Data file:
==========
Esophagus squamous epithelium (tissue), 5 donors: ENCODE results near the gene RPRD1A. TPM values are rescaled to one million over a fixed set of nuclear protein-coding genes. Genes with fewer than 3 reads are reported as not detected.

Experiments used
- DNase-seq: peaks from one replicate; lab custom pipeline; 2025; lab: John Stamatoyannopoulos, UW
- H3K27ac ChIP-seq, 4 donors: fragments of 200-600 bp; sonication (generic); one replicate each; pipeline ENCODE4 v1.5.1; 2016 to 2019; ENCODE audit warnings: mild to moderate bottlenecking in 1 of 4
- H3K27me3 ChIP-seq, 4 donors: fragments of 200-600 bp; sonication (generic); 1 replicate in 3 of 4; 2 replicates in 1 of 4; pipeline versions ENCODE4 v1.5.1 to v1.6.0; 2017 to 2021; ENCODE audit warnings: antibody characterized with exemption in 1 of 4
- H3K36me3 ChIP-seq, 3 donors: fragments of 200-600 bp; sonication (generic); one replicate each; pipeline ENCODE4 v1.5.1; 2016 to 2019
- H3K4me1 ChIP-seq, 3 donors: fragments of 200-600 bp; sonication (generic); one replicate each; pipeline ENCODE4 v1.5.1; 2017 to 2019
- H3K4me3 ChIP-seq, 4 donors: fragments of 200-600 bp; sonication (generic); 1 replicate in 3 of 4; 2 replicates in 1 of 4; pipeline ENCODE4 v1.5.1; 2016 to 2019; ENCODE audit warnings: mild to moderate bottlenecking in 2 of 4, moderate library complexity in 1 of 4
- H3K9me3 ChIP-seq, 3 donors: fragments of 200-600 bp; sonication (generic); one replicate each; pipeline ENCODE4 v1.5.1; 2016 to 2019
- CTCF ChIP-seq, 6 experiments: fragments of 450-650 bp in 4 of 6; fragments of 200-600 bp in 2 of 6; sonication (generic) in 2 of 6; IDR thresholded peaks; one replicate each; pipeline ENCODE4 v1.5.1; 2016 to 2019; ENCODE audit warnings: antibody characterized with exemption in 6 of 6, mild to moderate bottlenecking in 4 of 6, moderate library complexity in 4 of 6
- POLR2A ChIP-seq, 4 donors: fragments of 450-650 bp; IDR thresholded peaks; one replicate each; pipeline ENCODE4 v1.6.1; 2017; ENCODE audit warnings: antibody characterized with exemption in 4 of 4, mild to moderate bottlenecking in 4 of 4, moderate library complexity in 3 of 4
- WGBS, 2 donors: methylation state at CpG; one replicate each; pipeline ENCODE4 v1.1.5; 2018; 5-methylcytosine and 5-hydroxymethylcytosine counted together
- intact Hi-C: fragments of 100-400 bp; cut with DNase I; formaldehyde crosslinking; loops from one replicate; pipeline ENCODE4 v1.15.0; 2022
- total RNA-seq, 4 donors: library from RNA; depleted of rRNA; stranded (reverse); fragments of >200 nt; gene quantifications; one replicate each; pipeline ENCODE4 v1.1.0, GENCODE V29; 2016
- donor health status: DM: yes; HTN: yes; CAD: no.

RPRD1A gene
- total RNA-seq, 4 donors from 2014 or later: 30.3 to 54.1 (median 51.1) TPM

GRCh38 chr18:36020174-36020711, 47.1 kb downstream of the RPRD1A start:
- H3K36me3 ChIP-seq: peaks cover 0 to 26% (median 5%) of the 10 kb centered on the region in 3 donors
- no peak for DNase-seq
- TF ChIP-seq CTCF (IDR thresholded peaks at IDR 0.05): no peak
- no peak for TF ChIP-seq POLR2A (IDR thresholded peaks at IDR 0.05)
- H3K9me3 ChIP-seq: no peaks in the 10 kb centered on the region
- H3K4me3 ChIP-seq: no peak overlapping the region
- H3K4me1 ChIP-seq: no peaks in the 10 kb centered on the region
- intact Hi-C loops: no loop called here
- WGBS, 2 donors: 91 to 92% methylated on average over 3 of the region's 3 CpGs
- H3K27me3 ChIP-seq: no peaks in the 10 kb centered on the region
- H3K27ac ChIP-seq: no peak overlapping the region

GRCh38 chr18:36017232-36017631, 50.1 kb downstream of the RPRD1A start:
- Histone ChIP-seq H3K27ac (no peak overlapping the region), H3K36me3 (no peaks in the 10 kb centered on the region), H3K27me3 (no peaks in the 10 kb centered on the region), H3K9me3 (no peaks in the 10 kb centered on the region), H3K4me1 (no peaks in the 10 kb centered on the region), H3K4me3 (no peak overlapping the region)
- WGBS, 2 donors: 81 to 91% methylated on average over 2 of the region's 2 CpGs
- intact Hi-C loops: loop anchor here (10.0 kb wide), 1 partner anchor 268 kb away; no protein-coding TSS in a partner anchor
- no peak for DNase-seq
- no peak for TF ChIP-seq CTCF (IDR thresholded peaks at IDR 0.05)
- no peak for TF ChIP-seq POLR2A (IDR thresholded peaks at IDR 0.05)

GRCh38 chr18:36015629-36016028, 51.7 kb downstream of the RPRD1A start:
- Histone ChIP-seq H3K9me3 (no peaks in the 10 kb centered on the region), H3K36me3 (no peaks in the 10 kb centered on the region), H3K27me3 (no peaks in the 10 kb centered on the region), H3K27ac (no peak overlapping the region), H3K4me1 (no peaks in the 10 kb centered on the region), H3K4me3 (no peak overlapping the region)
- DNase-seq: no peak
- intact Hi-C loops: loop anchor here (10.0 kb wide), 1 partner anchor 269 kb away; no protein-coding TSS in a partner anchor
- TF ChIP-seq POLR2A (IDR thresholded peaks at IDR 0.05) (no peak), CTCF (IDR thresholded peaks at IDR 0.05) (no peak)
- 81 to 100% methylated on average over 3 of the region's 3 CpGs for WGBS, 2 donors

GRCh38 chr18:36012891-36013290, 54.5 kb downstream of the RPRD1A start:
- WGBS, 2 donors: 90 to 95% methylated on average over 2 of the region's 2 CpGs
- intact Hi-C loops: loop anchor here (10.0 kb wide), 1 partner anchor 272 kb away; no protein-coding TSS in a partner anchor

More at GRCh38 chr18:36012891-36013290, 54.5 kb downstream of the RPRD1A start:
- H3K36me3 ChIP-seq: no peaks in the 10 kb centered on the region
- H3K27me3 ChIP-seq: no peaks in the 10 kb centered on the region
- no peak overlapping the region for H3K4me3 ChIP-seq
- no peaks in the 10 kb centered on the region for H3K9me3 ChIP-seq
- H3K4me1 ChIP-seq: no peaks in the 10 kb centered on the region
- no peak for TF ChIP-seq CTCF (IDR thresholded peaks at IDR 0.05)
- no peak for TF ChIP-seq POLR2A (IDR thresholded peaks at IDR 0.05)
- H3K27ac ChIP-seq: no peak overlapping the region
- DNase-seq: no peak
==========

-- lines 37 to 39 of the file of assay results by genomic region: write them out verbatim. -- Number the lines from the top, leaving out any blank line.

GRCh38 chr18:36015629-36016028, 51.7 kb downstream of the RPRD1A start:
- Histone ChIP-seq H3K9me3 (no peaks in the 10 kb centered on the region), H3K36me3 (no peaks in the 10 kb centered on the region), H3K27me3 (no peaks in the 10 kb centered on the region), H3K27ac (no peak overlapping the region), H3K4me1 (no peaks in the 10 kb centered on the region), H3K4me3 (no peak overlapping the region)
- DNase-seq: no peak